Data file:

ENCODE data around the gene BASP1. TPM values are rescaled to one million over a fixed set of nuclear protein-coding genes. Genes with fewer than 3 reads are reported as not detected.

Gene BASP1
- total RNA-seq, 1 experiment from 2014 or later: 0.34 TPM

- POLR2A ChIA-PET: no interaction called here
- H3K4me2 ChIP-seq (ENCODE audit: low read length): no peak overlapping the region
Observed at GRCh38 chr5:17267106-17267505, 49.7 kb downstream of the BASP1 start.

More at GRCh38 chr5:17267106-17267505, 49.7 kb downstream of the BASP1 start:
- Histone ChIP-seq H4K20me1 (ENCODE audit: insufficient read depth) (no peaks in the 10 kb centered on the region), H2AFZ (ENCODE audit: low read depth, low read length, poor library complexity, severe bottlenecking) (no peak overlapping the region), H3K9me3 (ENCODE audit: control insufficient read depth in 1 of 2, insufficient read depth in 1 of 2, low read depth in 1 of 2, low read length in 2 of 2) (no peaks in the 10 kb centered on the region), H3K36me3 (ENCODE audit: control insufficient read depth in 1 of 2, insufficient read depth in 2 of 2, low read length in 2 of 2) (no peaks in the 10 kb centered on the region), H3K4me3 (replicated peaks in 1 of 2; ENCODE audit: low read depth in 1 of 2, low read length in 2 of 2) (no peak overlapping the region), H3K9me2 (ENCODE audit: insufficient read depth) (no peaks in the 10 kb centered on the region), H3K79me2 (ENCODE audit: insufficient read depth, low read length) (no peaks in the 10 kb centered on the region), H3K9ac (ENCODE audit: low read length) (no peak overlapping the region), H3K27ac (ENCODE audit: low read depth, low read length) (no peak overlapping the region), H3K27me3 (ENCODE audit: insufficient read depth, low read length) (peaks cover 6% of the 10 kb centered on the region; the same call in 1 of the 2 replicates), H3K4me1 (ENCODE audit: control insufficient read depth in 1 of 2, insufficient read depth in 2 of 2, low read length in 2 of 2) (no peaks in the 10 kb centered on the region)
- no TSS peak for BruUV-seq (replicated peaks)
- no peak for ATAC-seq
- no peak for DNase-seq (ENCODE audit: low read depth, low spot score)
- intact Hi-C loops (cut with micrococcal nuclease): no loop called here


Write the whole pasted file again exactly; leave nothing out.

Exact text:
ENCODE data around the gene BASP1. TPM values are rescaled to one million over a fixed set of nuclear protein-coding genes. Genes with fewer than 3 reads are reported as not detected.

Gene BASP1
- total RNA-seq, 1 experiment from 2014 or later: 0.34 TPM

- POLR2A ChIA-PET: no interaction called here
- H3K4me2 ChIP-seq (ENCODE audit: low read length): no peak overlapping the region
Observed at GRCh38 chr5:17267106-17267505, 49.7 kb downstream of the BASP1 start.

More at GRCh38 chr5:17267106-17267505, 49.7 kb downstream of the BASP1 start:
- Histone ChIP-seq H4K20me1 (ENCODE audit: insufficient read depth) (no peaks in the 10 kb centered on the region), H2AFZ (ENCODE audit: low read depth, low read length, poor library complexity, severe bottlenecking) (no peak overlapping the region), H3K9me3 (ENCODE audit: control insufficient read depth in 1 of 2, insufficient read depth in 1 of 2, low read depth in 1 of 2, low read length in 2 of 2) (no peaks in the 10 kb centered on the region), H3K36me3 (ENCODE audit: control insufficient read depth in 1 of 2, insufficient read depth in 2 of 2, low read length in 2 of 2) (no peaks in the 10 kb centered on the region), H3K4me3 (replicated peaks in 1 of 2; ENCODE audit: low read depth in 1 of 2, low read length in 2 of 2) (no peak overlapping the region), H3K9me2 (ENCODE audit: insufficient read depth) (no peaks in the 10 kb centered on the region), H3K79me2 (ENCODE audit: insufficient read depth, low read length) (no peaks in the 10 kb centered on the region), H3K9ac (ENCODE audit: low read length) (no peak overlapping the region), H3K27ac (ENCODE audit: low read depth, low read length) (no peak overlapping the region), H3K27me3 (ENCODE audit: insufficient read depth, low read length) (peaks cover 6% of the 10 kb centered on the region; the same call in 1 of the 2 replicates), H3K4me1 (ENCODE audit: control insufficient read depth in 1 of 2, insufficient read depth in 2 of 2, low read length in 2 of 2) (no peaks in the 10 kb centered on the region)
- no TSS peak for BruUV-seq (replicated peaks)
- no peak for ATAC-seq
- no peak for DNase-seq (ENCODE audit: low read depth, low spot score)
- intact Hi-C loops (cut with micrococcal nuclease): no loop called here